A few weeks ago, I picked up a cheap bluetooth heart-rate monitor as a way of inspiring me to do more exercise.
My reasoning was that if I could demonstrate to myself that my resting heart rate was improving and I could map how my heart responded to various forms of exercise, then I would do more exercise to compete with myself.
This has been mildly successful, however, most of the applications that it works with require you to set the type of workout you’re doing and change the action you’re taking everytime you start a new workout.
I also wanted to start tracking my heart rate during my working day to see how my body reacted to varying levels of stress as I worked commuted and generally went about my daily life, however I really struggled to find an app that would do this, so I thought I’d see what I could do myself.
I work in IT and I’m a complete data geek, so I already had a good idea of the kinds of statistics services out there that I might be able to put to good use. The one that immediately sprang to mind was StatsD as it has loads of support across multiple languages and feeds into the Graphite graphing engine allowing for rapid correlation of data across multiple sources.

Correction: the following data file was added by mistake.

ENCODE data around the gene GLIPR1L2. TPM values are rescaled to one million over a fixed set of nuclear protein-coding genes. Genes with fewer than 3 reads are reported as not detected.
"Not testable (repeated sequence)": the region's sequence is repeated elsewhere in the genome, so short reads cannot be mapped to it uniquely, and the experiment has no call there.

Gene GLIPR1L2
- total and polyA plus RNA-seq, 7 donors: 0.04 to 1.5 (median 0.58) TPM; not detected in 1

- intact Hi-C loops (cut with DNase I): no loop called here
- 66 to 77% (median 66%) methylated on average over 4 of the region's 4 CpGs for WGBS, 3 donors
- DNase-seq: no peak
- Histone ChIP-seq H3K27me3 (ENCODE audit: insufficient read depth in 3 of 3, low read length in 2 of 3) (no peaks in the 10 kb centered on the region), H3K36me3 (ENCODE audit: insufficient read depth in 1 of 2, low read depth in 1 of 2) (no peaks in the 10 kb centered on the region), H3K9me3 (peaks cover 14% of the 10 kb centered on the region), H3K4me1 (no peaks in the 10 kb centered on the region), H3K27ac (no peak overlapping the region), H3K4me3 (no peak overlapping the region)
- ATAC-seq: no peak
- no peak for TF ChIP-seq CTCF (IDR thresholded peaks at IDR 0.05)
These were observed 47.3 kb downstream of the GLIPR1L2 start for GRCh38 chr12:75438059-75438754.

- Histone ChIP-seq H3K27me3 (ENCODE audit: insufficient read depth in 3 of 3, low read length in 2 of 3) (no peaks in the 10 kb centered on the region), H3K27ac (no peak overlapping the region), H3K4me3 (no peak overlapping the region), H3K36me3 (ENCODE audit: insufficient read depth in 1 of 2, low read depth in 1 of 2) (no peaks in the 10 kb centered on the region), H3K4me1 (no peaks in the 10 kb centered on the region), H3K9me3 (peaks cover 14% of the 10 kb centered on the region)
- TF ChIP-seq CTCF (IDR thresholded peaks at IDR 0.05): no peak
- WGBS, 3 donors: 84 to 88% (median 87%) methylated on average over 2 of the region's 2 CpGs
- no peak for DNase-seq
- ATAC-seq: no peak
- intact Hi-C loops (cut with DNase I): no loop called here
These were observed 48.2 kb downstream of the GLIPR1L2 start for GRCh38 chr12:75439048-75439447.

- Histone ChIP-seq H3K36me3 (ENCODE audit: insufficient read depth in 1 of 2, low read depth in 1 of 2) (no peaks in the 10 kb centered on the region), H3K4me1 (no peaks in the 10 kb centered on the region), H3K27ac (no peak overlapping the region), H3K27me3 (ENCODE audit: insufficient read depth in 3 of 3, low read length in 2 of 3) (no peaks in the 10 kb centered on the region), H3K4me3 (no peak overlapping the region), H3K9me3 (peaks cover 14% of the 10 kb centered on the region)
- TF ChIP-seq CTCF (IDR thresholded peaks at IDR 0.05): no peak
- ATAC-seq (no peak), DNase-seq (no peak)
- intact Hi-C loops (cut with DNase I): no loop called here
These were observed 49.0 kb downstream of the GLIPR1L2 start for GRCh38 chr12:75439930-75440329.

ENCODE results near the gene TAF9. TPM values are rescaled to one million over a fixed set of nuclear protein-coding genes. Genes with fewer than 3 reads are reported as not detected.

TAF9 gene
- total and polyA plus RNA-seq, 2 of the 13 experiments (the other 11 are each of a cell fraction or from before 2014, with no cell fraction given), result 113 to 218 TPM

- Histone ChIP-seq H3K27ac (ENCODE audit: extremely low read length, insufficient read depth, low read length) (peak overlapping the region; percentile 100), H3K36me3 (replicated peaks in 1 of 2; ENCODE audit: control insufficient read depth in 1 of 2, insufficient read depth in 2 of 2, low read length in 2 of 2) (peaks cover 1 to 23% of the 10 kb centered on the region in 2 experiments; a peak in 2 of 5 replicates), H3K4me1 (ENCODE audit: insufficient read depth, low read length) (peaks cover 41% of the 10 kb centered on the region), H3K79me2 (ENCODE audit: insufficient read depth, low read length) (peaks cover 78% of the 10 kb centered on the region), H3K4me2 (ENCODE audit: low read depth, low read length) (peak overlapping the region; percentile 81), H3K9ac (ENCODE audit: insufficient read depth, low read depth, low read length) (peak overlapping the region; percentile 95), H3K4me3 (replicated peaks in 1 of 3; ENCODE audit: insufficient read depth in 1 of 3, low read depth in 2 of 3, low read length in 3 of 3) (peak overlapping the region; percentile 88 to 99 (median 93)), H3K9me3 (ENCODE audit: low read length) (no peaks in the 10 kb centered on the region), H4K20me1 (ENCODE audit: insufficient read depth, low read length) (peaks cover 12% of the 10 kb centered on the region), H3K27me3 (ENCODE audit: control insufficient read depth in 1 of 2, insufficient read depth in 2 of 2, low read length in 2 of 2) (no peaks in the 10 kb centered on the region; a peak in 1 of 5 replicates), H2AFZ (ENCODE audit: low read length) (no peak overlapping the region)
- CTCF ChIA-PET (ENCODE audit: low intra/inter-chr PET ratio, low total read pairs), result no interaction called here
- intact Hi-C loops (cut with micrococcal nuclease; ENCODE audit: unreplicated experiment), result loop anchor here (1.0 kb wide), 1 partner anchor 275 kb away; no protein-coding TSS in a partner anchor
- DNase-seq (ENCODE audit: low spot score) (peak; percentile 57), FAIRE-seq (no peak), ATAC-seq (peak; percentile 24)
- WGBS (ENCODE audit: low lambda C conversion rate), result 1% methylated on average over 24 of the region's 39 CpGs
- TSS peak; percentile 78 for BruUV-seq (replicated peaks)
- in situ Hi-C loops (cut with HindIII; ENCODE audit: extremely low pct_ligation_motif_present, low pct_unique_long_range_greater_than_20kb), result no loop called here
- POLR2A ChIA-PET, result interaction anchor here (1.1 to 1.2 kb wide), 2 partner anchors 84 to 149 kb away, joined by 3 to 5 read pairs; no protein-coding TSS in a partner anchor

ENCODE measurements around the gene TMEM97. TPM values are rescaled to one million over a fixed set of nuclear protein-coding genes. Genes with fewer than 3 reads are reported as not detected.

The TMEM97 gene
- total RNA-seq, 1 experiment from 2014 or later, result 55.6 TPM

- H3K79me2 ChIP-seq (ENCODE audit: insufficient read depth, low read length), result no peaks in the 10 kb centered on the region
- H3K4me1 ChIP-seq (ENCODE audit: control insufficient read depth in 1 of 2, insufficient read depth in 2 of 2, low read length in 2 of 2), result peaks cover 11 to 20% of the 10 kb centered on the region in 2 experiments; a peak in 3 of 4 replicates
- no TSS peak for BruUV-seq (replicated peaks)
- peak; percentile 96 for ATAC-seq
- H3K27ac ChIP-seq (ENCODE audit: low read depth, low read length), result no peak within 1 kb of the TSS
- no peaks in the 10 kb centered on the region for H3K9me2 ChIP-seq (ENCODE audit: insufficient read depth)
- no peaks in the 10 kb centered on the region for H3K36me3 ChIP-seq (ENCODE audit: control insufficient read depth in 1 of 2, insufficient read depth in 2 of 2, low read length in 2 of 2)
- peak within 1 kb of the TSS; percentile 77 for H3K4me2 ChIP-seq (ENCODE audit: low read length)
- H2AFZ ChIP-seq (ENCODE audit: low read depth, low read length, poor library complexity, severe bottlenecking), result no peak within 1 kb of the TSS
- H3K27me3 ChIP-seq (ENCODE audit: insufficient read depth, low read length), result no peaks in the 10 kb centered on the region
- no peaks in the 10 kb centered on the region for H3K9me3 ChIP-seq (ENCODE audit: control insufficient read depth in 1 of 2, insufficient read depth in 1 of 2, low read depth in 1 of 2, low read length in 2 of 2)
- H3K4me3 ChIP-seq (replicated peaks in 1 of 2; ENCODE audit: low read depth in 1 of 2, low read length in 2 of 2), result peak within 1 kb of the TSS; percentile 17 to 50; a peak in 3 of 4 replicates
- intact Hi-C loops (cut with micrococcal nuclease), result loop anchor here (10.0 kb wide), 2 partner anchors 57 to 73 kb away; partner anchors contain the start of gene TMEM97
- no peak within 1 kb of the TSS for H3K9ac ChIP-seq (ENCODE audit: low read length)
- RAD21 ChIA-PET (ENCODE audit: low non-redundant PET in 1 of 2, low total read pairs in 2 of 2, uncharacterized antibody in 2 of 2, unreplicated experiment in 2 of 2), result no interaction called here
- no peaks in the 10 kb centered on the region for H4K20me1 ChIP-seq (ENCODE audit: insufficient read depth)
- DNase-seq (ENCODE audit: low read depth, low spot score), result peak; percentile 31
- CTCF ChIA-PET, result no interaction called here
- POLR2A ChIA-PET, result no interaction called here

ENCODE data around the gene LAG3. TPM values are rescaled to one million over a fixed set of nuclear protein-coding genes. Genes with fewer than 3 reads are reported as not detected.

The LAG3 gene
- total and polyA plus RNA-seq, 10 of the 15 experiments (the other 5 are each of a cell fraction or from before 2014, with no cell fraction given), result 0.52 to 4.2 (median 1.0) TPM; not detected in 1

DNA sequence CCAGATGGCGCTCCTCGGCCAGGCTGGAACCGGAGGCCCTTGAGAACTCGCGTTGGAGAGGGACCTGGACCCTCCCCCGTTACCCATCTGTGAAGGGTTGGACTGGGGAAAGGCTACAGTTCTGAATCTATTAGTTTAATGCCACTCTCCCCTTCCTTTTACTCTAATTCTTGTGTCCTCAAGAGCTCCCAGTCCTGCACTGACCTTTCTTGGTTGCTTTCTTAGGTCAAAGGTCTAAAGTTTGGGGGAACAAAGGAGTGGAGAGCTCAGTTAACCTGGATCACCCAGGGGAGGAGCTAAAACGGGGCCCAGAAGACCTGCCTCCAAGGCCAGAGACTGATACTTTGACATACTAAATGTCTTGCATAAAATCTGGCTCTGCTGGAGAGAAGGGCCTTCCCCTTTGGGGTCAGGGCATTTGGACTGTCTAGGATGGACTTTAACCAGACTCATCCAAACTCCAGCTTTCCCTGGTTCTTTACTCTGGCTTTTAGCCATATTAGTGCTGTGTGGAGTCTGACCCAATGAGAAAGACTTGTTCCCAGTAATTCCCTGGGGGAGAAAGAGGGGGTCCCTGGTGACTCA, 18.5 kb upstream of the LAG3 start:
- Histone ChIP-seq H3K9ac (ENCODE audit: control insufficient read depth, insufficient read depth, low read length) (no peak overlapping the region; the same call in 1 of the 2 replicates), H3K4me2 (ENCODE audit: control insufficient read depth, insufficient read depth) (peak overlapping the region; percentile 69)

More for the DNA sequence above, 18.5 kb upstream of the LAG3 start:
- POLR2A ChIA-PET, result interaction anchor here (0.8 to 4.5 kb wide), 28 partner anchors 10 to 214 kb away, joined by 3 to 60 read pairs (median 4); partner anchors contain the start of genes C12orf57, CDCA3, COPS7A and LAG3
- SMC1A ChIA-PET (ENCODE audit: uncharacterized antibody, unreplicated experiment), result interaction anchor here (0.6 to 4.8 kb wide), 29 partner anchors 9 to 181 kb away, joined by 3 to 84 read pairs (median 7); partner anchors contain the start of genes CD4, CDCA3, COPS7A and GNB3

I already had a graphite solution running in the form of Dataloop’s monitoring platform for a side project that I run, so I figured that sending the data there would probably be a good place to start.
I got to work on writing the code that would take my heart-rate and throw it up to the monitoring provider and then I wore my monitor, started the code on my laptop and waited for the results to come in. I wasn’t disappointed:
As you can see, it works pretty well.
The really great thing is that because this is also my monitoring platform, I can send out alerts when my stress levels reach a given threshold, or even correlate stress levels with a major incident on the website!